November 11, 2022 11:17 GMT
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In October, the ISM manufacturing survey recorded a third consecutive month of contracting new export orders.
- Prior to August 2022, the last recorded contractions in the ISM new export orders subindex were during the initial pandemic shock period of March to June 2020. A slowdown in European activity and weak Chinese growth amid Covid lockdowns are currently underpinning the continued decline in orders.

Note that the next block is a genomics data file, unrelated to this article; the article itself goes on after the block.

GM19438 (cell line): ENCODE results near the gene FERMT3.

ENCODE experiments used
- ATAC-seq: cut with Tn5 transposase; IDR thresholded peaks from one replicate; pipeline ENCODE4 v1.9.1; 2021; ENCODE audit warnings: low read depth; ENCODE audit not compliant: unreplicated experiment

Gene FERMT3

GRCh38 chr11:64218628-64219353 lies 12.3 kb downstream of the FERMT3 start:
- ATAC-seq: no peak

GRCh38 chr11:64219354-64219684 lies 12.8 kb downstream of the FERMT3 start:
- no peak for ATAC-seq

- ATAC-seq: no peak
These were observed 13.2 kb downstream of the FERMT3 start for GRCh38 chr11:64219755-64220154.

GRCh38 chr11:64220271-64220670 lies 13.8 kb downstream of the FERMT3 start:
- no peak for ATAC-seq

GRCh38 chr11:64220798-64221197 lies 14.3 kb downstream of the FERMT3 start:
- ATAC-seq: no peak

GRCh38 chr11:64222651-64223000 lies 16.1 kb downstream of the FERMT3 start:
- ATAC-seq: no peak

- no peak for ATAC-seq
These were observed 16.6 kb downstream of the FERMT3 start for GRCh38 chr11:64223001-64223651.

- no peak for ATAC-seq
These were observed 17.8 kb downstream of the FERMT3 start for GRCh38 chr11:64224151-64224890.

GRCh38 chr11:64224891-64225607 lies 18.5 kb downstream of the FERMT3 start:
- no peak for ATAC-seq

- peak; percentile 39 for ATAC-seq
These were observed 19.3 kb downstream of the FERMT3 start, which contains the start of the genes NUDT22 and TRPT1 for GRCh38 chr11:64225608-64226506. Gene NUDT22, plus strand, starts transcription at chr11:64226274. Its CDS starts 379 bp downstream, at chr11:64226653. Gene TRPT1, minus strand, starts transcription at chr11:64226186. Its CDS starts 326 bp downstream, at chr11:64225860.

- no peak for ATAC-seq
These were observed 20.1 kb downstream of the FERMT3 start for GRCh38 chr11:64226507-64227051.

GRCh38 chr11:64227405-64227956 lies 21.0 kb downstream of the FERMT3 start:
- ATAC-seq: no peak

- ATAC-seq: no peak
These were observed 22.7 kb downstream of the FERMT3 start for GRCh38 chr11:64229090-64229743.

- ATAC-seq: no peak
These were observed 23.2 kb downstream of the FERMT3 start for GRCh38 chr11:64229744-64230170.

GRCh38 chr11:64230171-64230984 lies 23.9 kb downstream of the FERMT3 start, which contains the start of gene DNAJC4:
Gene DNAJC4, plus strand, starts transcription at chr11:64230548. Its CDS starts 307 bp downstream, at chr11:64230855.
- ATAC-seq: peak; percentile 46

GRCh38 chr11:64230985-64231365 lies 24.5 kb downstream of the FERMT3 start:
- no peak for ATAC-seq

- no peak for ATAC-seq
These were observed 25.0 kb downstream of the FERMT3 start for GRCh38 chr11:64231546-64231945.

- With the US dollar at multi-decade highs and domestic inflation seeing little relief, it is little surprise that global appetite for US goods is quickly dwindling.
- The healthier US Q3 trade deficit saw a boost from energy exports as commodity prices increased and countries looked for alternatives to Russian supply. This largely drove the strong Q3 GDP print of +2.6% Q/Q annualised, which saw a 2.77pp boost on the back of net trade (of which exports made up 1.63pp, the highest since Q4 2021, with imports making up the remaining 1.14pp).
- Going forward, the contraction of the ISM index implies exports will have less of a positive impact on overall activity.
Source: MNI / ISM / Bloomberg
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